Blogs > Eating It Up Locally!

Who wants to cook? Let’s go out to eat. See where News-Herald staff members dined and where they go to unwind in our area. You might just find a new treasure in your own neighborhood.

Tuesday, November 26, 2013

The Gobbler pizza at J's Pizza Market

J's Pizza Market in Mentor has a couple of specials that are quite fitting for this week's holiday: The Gobbler and the Apple Pie Pizza.

Here's the email J's sent today with a description (and mouth-watering picture) of the pizza:

If you don't have a chance to get one before Thanksgiving, don't worry! J's said it will be available for a couple of weeks after Turkey Day. (Good news for those of us who continue to crave Thanksgiving dinner long after we've left Mom's house.)

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Introducing "Hold the Coffee"

Photo and coffee thermos by Devon Turchan
Simon Husted posing in front of the indie coffee shop 
Loop in Tremont.
For the last two years, I’ve grown obsessed scoping out “indie coffee shops”—those special places that define the world’s best cities, villages and neighborhoods. After some pressure from colleagues, I have launched a new crusade to visit and review each and every “indie coffee shop” I can drive to without needlessly killing half a tank. I’ve visited more than two dozen on my own since moving to the area in February and I encourage readers to suggest some of their favorite spots to feed my thirst and this blog. Feel free to send me any suggestions on twitter at @SimonSaysNH or through e-mail at, or in the comments below.

Notice I put quotation marks around “indie coffee shops.” That’s because all sorts of people have different expectations of what an “indie coffee shop” looks like. Some people reserve the term for establishments that hand-pick their own coffee beans. Others might consider a Starbucks with couches, second floor seating and no frontal parking lot an indie coffee shop. My definition falls on the loose side of things. As long as the shop is not publicly traded and lacks locations in 10 states or four Canadian provinces, it almost always wins my support as an indie coffee shop.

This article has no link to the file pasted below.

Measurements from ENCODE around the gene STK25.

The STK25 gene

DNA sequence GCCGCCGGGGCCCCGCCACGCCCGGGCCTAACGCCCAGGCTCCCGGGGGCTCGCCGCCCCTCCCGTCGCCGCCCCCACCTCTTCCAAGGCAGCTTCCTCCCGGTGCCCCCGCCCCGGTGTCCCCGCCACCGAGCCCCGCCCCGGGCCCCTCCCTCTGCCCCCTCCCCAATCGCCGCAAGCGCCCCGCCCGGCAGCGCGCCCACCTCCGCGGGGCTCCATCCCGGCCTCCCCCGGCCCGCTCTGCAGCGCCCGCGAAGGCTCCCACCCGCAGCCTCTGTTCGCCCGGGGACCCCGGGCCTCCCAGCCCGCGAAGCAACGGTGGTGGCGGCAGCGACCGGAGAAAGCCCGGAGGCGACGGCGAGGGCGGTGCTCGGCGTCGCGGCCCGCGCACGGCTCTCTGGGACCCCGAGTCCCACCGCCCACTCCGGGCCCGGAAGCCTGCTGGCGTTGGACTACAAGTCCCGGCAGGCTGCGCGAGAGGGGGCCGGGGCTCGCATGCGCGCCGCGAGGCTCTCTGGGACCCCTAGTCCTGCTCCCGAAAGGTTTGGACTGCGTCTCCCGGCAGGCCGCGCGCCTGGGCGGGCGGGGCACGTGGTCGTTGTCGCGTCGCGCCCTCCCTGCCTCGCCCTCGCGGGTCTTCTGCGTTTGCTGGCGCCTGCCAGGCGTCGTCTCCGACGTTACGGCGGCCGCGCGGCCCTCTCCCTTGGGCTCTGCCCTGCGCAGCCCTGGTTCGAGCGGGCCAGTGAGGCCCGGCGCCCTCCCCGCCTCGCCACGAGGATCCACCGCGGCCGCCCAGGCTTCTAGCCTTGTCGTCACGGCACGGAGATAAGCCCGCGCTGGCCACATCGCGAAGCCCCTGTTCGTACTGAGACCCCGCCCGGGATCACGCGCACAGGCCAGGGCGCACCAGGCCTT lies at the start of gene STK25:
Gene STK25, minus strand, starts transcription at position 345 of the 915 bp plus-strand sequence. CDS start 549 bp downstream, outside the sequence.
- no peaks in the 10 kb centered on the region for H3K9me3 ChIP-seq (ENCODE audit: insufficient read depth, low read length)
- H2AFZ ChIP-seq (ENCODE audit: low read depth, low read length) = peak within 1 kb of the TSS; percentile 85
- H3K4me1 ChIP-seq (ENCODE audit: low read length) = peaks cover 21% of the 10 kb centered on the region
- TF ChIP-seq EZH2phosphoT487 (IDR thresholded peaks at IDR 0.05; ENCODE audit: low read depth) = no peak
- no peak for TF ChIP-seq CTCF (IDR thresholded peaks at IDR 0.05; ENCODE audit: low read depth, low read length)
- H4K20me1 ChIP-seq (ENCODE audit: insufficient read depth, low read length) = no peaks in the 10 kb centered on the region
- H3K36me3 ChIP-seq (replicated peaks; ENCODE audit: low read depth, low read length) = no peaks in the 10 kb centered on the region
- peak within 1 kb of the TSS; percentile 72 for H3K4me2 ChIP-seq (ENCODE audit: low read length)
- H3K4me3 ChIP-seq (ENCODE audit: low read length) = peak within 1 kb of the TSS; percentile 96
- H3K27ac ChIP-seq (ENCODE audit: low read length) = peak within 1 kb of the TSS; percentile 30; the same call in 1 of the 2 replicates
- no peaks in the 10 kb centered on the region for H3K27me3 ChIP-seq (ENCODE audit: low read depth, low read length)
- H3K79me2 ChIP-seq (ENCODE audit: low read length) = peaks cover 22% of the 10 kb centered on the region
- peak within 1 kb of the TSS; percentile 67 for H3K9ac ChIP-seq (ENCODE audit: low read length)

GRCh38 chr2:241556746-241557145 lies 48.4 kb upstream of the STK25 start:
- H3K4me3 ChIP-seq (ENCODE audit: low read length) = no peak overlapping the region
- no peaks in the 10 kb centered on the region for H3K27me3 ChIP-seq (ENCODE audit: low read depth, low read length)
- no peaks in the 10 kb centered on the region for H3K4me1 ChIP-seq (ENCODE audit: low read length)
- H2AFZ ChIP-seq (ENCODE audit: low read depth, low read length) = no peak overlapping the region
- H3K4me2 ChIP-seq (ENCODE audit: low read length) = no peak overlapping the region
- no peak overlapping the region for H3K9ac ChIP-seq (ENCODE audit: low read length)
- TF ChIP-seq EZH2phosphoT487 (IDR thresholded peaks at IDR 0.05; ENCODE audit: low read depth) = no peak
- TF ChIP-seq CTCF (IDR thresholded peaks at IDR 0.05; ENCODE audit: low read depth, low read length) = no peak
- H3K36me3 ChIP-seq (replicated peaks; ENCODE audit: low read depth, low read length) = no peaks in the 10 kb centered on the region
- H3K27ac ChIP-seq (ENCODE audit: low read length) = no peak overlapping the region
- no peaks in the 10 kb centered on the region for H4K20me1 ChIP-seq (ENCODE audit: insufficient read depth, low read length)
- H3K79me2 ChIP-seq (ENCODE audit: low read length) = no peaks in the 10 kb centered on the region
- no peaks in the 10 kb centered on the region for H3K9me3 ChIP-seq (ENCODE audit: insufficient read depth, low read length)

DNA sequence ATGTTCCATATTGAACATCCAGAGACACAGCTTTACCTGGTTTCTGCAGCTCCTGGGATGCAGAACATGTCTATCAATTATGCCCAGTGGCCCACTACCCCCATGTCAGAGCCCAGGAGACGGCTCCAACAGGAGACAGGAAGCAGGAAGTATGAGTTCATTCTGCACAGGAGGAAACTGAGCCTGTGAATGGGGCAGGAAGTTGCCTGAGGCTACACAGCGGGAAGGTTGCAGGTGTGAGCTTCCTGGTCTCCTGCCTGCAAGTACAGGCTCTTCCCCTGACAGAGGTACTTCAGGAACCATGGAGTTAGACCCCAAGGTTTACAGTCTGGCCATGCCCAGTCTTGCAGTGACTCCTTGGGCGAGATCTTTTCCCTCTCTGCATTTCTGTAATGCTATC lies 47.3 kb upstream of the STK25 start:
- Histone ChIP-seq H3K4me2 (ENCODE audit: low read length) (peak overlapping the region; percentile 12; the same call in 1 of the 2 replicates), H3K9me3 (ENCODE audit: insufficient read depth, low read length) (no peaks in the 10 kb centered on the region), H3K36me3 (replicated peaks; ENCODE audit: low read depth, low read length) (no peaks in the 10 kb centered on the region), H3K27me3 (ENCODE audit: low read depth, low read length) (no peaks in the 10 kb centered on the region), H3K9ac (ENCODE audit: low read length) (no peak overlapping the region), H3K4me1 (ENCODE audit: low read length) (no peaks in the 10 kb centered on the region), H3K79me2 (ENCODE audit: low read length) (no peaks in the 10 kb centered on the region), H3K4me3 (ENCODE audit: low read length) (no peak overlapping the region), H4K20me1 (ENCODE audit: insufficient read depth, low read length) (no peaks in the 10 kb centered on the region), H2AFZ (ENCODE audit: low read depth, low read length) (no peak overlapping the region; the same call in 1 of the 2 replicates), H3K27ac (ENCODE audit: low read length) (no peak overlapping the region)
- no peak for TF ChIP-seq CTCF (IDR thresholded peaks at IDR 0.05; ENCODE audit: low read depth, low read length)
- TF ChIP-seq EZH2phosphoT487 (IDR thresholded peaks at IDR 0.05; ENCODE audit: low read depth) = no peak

This isn’t to say I’m never a patron at Starbucks, Dunkin Donuts or Tim Horton’s. In fact, I even enjoy McDonald’s McCafes. (Although I’m sometimes perplexed whenever the clerk behind the counter refuses to mix non-fat milk into my ice coffee.)

Indie coffee shops are an entirely different beast though. They are not places to grab a quick dose of espresso before heading to work. They’re meant to be places to get work done, catch up with friends and escape from a busy week.

I don’t plan on issuing any sort of star rating; partly because I don’t want to be blacklisted by an owner, but mostly because there are better, fairer ways to review a coffee destination. I plan to divide my review into three important key areas: location, food and beverage and space.

Location: Is the coffee shop near a hoity toity mall, a shady neighborhood, an up-and-coming urban destination or a rural town square? Does the architecture of the building blend with its surroundings or does it stick out? How often is the coffee shop open? Is it easily accessible by transit, bike or car, and most importantly, does the shop insist on having frontal parking? (That’s a deal breaker if so.)

Food and Beverage: I hate when a coffee shop only carries coffee. What kind of selection does it offer non-coffee drinkers? What about the pastries? Does it have any rich, diabetes-inducing cookies or muffins? How are the food and beverages presented? Does the staff use huge mugs and squared, glass plates? But most importantly, does the shop offer real food, or is it a place to fill your stomach with caffeine and sugar?